(By Mani) Shares of Nexen, Inc. (NYSE: NXY) (TSX:NXY) plunged after the Canadian Federal Government made a surprise move to block Petronas's $6 billion acquisition of Progress Energy Resources Corp. (TSX:PRQ) two minutes before a midnight deadline on Friday.
Canadian industry minister Christian Paradis stated that the Government "was not satisfied that the proposed investment is likely to be of net benefit to Canada". On the news, shares of Progress Energy fell 13 percent on the Toronto Stock Exchange.
In addition, Nexen shares took a hit after investors became concerned that the $15.1 billion deal by CNOOC (China National Offshore Oil Corp.) Ltd. (NYSE:CEO) to acquire Canadian oil & gas producer Nexen may have the same fate. Calgary-based Nexen shares fell as much as 13 percent on the NYSE and 7 percent in the Toronto Stock Exchange.
iStock had reported in late July about the regulatoryconcerns surrounding the Nexen deal. Skeptics feel that if China got hold of major assets in North America, then the nation's corporate sector may face excessive interference from Beijing. However, the main criteria for approval of any deal is whether such a deal presents a "net benefit" to Canada.
Moreover, Canadian Security Intelligence Service (CSIS) had warned that foreign investment in the country could be a security issue. While the vast majority of foreign investment in Canada is carried out in an open and transparent manner, certain state-owned enterprises (SOEs) and private firms with close ties to their home governments have pursued opaque agendas or received clandestine intelligence support for their pursuits here.
"When foreign companies with ties to foreign intelligence agencies or hostile governments seek to acquire control over strategic sectors of the Canadian economy, it can represent a threat to Canadian security interests," CSIC said in its annual report.
The foreign entities might well exploit that control in an effort to facilitate illegal transfers of technology or to engage in other espionage and other foreign interference activities. CSIS expects that national security concerns related to foreign investment in Canada will continue to materialize, owing to the increasingly prominent role that SOEs are playing in the economic strategies of some foreign governments.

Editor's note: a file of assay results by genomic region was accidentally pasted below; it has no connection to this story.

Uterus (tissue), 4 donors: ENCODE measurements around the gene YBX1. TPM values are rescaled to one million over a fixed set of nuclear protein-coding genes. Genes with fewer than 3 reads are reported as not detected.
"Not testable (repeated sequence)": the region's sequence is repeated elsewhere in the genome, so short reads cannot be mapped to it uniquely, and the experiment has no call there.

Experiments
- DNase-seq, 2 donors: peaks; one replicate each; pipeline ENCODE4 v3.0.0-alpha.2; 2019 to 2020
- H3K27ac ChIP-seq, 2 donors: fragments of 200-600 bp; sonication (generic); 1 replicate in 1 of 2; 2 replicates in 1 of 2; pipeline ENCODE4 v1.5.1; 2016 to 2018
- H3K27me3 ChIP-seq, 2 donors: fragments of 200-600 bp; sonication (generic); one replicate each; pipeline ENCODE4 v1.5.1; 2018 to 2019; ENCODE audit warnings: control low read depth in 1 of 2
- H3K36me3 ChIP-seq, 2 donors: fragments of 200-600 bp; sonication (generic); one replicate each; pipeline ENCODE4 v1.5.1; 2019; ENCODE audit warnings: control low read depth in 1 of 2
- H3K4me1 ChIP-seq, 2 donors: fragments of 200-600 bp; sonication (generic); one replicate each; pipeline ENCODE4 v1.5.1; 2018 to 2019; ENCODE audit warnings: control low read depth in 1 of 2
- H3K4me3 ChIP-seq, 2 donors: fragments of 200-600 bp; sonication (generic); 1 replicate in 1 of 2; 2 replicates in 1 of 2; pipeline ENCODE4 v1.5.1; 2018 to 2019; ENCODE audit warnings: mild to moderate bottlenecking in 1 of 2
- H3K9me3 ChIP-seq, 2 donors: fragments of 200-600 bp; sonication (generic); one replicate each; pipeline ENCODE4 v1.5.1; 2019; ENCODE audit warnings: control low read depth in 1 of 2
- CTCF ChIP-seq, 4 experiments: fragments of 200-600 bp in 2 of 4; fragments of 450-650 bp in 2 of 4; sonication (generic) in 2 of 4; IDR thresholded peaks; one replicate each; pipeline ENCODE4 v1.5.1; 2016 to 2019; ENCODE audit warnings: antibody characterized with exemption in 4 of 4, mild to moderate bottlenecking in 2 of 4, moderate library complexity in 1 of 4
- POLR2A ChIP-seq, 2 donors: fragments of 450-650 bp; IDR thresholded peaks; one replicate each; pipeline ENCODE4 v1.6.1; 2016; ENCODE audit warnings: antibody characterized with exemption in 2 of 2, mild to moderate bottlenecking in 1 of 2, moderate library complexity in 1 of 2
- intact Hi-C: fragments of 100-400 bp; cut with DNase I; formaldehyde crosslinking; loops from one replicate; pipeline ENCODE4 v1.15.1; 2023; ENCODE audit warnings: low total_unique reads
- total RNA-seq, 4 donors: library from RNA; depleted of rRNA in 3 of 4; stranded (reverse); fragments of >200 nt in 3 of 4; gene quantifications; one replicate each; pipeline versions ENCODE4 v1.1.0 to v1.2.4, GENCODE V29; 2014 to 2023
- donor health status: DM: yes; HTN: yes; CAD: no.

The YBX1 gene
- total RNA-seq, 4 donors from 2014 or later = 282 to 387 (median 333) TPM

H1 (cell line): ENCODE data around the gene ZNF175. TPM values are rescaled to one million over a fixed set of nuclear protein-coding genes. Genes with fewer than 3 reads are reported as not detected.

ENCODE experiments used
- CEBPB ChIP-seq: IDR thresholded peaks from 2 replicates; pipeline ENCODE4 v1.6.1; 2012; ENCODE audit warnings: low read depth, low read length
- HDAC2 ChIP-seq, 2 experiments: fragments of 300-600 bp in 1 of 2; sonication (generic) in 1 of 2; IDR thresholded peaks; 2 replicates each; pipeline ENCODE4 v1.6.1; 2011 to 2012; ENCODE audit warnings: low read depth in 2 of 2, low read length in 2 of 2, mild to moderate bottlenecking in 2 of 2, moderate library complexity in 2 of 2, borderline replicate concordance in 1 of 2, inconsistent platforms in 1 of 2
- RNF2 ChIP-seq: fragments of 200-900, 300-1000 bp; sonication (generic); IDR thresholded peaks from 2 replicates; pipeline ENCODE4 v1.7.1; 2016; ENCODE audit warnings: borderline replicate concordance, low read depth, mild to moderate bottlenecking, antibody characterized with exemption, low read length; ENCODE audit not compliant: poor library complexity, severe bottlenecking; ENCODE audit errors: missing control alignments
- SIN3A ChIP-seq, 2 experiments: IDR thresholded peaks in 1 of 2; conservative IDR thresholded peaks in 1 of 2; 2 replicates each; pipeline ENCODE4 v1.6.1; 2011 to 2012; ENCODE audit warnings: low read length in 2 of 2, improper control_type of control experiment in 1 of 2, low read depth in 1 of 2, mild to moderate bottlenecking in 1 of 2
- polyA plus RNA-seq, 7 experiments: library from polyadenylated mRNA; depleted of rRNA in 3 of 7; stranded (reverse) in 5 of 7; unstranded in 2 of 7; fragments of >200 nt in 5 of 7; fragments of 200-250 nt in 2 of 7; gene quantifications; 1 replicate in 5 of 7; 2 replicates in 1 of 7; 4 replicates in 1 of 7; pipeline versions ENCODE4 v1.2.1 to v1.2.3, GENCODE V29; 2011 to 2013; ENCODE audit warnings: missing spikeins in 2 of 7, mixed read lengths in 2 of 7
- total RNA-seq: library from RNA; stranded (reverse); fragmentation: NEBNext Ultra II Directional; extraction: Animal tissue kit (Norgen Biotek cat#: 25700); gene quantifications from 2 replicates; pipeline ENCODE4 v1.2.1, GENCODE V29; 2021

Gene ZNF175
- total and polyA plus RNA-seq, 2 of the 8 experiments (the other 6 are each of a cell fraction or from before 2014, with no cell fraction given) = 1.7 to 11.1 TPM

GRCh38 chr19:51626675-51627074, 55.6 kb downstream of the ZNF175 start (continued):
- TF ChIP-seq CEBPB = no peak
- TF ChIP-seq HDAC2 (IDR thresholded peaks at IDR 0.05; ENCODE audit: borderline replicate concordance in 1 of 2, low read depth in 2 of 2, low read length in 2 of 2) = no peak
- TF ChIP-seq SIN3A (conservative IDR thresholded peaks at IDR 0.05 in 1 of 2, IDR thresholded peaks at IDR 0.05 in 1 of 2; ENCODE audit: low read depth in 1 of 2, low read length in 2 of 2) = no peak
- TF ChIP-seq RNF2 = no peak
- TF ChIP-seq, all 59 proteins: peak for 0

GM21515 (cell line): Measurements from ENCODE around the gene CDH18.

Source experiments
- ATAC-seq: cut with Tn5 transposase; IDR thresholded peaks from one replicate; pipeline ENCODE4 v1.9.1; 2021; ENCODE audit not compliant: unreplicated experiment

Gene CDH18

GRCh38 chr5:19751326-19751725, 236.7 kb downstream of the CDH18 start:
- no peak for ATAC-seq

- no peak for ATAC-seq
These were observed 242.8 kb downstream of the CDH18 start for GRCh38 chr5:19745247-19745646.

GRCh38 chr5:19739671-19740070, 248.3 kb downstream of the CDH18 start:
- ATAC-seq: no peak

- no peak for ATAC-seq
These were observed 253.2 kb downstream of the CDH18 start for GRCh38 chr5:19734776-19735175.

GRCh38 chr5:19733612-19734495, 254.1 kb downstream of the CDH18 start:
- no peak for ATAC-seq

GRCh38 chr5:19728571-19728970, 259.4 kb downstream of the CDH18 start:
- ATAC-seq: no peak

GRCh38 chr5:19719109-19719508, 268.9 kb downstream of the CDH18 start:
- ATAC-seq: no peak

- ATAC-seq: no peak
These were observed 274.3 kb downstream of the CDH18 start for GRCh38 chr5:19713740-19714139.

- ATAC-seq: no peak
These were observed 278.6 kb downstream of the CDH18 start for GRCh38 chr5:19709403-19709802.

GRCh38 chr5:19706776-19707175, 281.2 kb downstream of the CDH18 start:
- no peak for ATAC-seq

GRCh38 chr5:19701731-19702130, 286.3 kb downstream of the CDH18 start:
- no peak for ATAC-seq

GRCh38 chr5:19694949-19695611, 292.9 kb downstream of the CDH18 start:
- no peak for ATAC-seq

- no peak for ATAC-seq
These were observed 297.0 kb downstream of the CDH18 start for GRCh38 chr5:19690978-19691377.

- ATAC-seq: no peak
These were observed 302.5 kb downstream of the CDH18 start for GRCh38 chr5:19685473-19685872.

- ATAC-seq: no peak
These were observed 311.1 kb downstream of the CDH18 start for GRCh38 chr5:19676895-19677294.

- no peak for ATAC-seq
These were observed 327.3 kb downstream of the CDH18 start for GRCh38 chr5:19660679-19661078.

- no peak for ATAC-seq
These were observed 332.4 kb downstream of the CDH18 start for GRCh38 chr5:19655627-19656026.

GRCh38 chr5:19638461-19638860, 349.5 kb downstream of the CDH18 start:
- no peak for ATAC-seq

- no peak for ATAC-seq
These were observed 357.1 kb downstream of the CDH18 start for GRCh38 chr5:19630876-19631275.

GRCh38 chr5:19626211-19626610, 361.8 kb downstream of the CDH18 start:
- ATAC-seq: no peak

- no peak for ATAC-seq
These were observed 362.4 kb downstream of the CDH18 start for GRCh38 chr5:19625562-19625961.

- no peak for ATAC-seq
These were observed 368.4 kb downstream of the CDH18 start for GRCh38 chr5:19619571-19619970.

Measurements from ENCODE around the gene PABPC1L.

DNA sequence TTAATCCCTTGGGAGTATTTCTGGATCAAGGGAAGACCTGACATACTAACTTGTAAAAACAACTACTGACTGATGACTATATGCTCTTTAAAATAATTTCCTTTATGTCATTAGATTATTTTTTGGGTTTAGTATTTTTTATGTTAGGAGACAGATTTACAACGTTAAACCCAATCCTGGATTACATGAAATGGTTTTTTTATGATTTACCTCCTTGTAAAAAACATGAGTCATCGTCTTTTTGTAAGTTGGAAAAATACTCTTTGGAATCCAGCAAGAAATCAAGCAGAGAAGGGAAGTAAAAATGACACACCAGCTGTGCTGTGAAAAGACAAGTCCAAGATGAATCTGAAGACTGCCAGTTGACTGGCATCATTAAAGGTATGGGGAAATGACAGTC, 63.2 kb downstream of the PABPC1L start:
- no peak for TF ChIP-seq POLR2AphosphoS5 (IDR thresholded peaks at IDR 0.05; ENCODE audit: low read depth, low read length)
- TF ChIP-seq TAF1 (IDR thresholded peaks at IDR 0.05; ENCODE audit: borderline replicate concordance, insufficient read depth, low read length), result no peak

Meanwhile, the government has not yet provided any indication as to what its main concern was with the proposed Petronas - Progress deal. Malaysian state-owned Petronas has 30 days to amend the bid , which still means the deal is still possible, but investors will likely take a cautious view on Progress Energy, Nexen and Celtic Exploration, Inc. (TSX:CLT) and any other deal speculated names.
"While an amendment is still possible , we believe, investors will take a very negative view of this move," CIBC analyst Jeremy Kaliel wrote in a note to clients.
Print media has provided color on how the Government's refusal may have evolved. The Globe and Mail Saturday cited three unknown sources close to the negotiations who stated that "Petronas refused a last-minute request by the Federal Government for more time to consider the state -owned energy producer's proposed $6-billion acquisition" forcing Ottawa to block the deal.
Petronas was reportedly frustrated after weeks of already-extended negotiations over concessions needed to meet Investment Canada's "net benefit" test, and so declined when the government asked to extend negotiations again.
Sources to the Globe and Mail suggested that "Petronas had made offers of concessions but was getting little feedback on what it would take to get the deal done", and hence tried to force the government to make a decision.
It is also possible that inter-party politics have come into play. The New Democratic Party, the official opposition to the Conservatives, has been increasingly vocal in its opposition to the CNOOC/Nexen takeout. As reported by Bloomberg news, NDP member of parliament Peter Julian offered his view that the Government may have used Petronas to "look tough" before accepting CNOOC's bid, while in the past the Government has "rubber stamped" other investments.
Ottawa has promised that its decision on China's bid for Calgary- based Nexen (expected in mid-November) will provide a framework for how future takeover bids from state-owned companies will be reviewed.
In the past, the Canadian government has blocked some bigger overseas takeover attempts in the country. In 2010, Canadian government blocked mining firm BHP Billiton's (NYSE: BHP) $39 billion attempt to make a hostile takeover of fertilizer firm Potash Corp. (NYSE: POT) (TSX: POT). Even, CNOOC had faced a political backlash in 2005 resulting in a failure of its attempt to buy US-based Unocal.
If CNOOC, which would pay US$27.50 per Nexen share in an all-cash deal, wins the regulatory battle, it would the third largest Chinese acquisition on record and the largest since China Unicom Ltd acquired China Netcom Group Corp Ltd for $22.8 billion in 2008. The deal, upon approval, is the fifth largest foreign takeover of a Canadian company on record and the largest since Rio Tinto plc acquired Alcan Inc for $43.0 billion in 2007, according to Dealogic.